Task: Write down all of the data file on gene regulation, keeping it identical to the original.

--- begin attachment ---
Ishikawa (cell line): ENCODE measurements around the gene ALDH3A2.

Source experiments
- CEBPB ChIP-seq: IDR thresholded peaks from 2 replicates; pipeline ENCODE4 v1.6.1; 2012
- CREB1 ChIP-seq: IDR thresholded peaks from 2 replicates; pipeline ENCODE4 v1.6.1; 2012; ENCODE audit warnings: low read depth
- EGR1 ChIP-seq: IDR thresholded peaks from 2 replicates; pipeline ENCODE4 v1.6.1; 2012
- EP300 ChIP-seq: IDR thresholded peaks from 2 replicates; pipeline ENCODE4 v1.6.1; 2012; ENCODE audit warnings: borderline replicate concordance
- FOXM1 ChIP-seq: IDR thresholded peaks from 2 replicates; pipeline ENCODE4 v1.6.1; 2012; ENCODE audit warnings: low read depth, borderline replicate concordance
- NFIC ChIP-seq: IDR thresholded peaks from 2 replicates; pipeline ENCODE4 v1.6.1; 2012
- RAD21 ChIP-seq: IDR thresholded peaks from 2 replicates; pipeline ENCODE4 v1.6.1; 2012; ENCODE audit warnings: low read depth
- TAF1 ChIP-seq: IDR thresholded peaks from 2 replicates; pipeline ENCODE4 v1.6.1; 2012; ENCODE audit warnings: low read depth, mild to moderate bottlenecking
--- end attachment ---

Ishikawa (cell line): ENCODE measurements around the gene ALDH3A2.

Source experiments
- CEBPB ChIP-seq: IDR thresholded peaks from 2 replicates; pipeline ENCODE4 v1.6.1; 2012
- CREB1 ChIP-seq: IDR thresholded peaks from 2 replicates; pipeline ENCODE4 v1.6.1; 2012; ENCODE audit warnings: low read depth
- EGR1 ChIP-seq: IDR thresholded peaks from 2 replicates; pipeline ENCODE4 v1.6.1; 2012
- EP300 ChIP-seq: IDR thresholded peaks from 2 replicates; pipeline ENCODE4 v1.6.1; 2012; ENCODE audit warnings: borderline replicate concordance
- FOXM1 ChIP-seq: IDR thresholded peaks from 2 replicates; pipeline ENCODE4 v1.6.1; 2012; ENCODE audit warnings: low read depth, borderline replicate concordance
- NFIC ChIP-seq: IDR thresholded peaks from 2 replicates; pipeline ENCODE4 v1.6.1; 2012
- RAD21 ChIP-seq: IDR thresholded peaks from 2 replicates; pipeline ENCODE4 v1.6.1; 2012; ENCODE audit warnings: low read depth
- TAF1 ChIP-seq: IDR thresholded peaks from 2 replicates; pipeline ENCODE4 v1.6.1; 2012; ENCODE audit warnings: low read depth, mild to moderate bottlenecking